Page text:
It may come as a surprise after what I have written, but my experiences have given me a deep appreciation for teaching as a career. It offers a stable, middle-class life but comes with the capacity to make real differences in the lives of children.

and many, many more. I’m tempted to quote the whole thing, but it sickens me.

I teach in a majority Black school. Almost all the teachers are white, fresh from college, and new to the city. The kids know they’re getting short shrift. They know these teachers come like missionaries to the provinces and try to extol the virtues of civilization to the savages before burning out in three years and entering into a real career, and the students are generally pissed about it. They’d have to be blind not to be.

The biggest problem the new teachers have to face is that the hostility the kids are focusing on them is entirely justified, and that the problem is no less than systemic. The term of the day is “self-serving prophecy” and the fault is institutional. With such obvious social disconnect as this man (who is thankfully no longer teaching in that school) it’s no wonder why.


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The debate continues (and continues) on bike lanes and just who owns the road in NYC. Staten Island thinks itself a “car culture,” Chinatown thinks they add congestion and the commentators think bicycling is the only mode of transportation where people disobey the posted rules.

Now instead of going on yet another diatribe about the uselessness of bike lanes for anything other than symbolic gestures by the city to accommodate bicyclists (or the infinitely more satisfactory practice of removing a lane of motorized traffic) or pointing out that while bicyclists run red lights, ignore the bike lanes and zip up the wrong way on one-way streets, motorists frequently speed, shift lanes without signaling, block the box and do all sorts of oddball maneuvers in traffic and pedestrians jaywalk like cars don’t exist and if they did it’s their own damn fault for driving in the city… but that’s just the joy of it.

Everybody crunches down on everybody. The debate will never – ever – subside and nor should it. The fact that people are paying attention is good enough.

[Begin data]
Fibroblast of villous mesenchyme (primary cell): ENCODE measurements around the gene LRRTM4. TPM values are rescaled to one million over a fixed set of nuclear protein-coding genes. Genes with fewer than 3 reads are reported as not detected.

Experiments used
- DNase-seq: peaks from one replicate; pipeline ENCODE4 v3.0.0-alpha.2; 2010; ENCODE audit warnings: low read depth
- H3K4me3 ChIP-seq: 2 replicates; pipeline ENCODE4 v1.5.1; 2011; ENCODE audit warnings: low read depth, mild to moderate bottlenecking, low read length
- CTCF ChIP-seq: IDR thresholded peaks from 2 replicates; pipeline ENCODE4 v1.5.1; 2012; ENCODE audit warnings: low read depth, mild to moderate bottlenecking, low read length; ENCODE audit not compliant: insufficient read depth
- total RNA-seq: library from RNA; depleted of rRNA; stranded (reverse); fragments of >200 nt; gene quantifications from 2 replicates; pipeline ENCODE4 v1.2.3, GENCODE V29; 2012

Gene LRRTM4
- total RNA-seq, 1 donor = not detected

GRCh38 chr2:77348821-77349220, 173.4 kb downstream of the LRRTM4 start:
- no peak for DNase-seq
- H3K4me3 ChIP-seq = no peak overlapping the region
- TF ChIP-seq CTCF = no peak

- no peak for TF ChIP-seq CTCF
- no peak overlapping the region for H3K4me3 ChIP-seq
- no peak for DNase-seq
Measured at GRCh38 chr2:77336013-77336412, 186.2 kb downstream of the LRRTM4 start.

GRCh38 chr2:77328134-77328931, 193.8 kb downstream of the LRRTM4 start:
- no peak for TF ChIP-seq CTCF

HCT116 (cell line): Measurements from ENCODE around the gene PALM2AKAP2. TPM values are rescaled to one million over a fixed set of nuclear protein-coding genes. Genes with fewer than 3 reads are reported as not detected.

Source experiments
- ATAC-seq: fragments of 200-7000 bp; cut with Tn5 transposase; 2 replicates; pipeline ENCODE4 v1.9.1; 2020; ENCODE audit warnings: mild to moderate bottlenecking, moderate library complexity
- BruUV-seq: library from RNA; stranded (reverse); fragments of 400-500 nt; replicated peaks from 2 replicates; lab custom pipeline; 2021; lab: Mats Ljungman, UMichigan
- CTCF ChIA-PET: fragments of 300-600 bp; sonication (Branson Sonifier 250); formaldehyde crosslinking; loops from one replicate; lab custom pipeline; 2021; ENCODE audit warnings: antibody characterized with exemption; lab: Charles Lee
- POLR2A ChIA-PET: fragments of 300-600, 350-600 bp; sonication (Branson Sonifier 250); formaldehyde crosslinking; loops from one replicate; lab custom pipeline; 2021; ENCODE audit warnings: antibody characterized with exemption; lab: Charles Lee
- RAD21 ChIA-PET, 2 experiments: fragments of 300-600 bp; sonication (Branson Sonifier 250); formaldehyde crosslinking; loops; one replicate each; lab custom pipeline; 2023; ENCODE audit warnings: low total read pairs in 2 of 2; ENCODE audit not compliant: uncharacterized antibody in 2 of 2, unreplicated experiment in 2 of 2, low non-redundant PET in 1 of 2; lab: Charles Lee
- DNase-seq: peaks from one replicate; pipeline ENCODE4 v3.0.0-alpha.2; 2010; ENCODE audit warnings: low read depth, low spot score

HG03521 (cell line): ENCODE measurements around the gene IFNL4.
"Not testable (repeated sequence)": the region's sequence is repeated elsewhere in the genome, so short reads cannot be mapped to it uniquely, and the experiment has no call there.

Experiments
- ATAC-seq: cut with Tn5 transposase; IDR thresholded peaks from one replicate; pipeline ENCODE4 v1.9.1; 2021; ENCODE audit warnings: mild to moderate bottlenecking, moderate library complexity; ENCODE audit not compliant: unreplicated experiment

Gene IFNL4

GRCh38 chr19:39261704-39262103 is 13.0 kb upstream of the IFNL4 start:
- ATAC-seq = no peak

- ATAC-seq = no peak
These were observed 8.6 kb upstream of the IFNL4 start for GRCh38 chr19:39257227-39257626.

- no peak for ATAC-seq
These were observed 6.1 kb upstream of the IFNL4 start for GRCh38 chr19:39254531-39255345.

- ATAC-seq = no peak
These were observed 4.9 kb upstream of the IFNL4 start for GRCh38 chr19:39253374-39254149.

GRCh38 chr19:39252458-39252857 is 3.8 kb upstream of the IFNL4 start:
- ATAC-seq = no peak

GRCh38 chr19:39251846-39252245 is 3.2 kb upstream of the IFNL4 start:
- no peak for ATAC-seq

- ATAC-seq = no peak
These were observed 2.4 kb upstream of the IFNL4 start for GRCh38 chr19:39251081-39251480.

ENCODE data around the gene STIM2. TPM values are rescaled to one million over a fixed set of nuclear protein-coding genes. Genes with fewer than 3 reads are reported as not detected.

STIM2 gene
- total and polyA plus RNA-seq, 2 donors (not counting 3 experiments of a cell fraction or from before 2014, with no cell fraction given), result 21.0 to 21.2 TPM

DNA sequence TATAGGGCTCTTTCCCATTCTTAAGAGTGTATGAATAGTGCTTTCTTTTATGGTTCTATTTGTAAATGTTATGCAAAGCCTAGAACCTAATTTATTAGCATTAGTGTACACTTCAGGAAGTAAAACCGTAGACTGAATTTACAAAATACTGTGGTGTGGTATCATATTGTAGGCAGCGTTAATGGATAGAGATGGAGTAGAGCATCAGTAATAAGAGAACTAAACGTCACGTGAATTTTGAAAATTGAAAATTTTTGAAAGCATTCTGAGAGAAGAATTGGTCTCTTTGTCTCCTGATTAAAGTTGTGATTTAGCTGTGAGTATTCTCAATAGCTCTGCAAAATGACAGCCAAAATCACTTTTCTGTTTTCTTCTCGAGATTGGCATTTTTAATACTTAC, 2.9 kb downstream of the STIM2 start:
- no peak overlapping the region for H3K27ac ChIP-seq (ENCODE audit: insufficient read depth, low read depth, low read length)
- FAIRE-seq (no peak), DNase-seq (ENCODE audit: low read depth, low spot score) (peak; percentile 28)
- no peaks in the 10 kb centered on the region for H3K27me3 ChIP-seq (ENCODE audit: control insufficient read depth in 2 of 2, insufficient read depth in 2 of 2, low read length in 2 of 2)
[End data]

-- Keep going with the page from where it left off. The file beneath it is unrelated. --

Friday I saw a taxi being pulled off the wrought iron barrier by a tow truck after having slammed into the 72nd St 1/2/3 subway station. A woman interviewed said she asked the cabbie, bleeding on the ground, if his brakes failed and when he answered in the affirmative she told the reporter for NY1 she thought he was lying. Tuesday I glided past a block’s worth of apoplectic motorists on Dean St to see a guy parked in the middle of the street, making progress impossible. When told to get the fuck outta the way, he replied that it was alternate side parking and it was a $200 fine to park in the bike lane: Apparently he didn’t worry about being assaulted and battered by the dozen furious motorists behind him. That’s the kind of city this is: Ain’t no law that’s gonna stop people from their opinions.

I’ve had an NYU student purposefully block my path at Lafayette and 8th to slow me down and while my frantic evasive maneuvers had shorn the chain clean off my bike both I and the hapless activist remained whole. I’ve had a suit attempt to elbow me on 51st and 6th when I buzzed his wife as she obliviously wandered into traffic to hail a cab. I’ve been thrown to the sidewalk on 194th and Broadway when a city bus crossed two lanes of traffic in a plunging angle to make a stop. I’ve glided through raging arguments between motorists that lasted as long as they were going the same direction. I’ve had cabbies with two lanes of space slow down to berate me for not being in the bike lane and I’ve had cabbies cut me off when swooping into the bike lane to deposit passengers. I’ve been waved through a red light by a cop at Columbus Circle and 59th while I was waiting and yelled at by a cop at 61st and Broadway for running a red light. I’ve had SUVs squeeze me so tightly I could elbow them both at the same time. I’m personally responsible for the loss of at least three Starbucks beverages and I’m not at all remorseful, for I have encountered pedestrians shocked – shocked! – that bike lanes are not an extension of the sidewalk. I’ve had a cabbie reach over a front seat passenger to wrestle an apology out of me for dinging his rear view mirror on 42nd and Park Ave South and I’ve had a cabbie offer me a hat while biking in the rain on 57th and Madison. I’ve had pedestrians not hesitate to pick me up and dust me off after faceplanting on Washington and 14th and I’ve had a woman in pantsuit deadpan “nice brakes” when I stopped at 42nd and 5th. She was so straight-faced I still don’t know if she was being sarcastic. I’ve had just as weird an experience walking: It’s the city!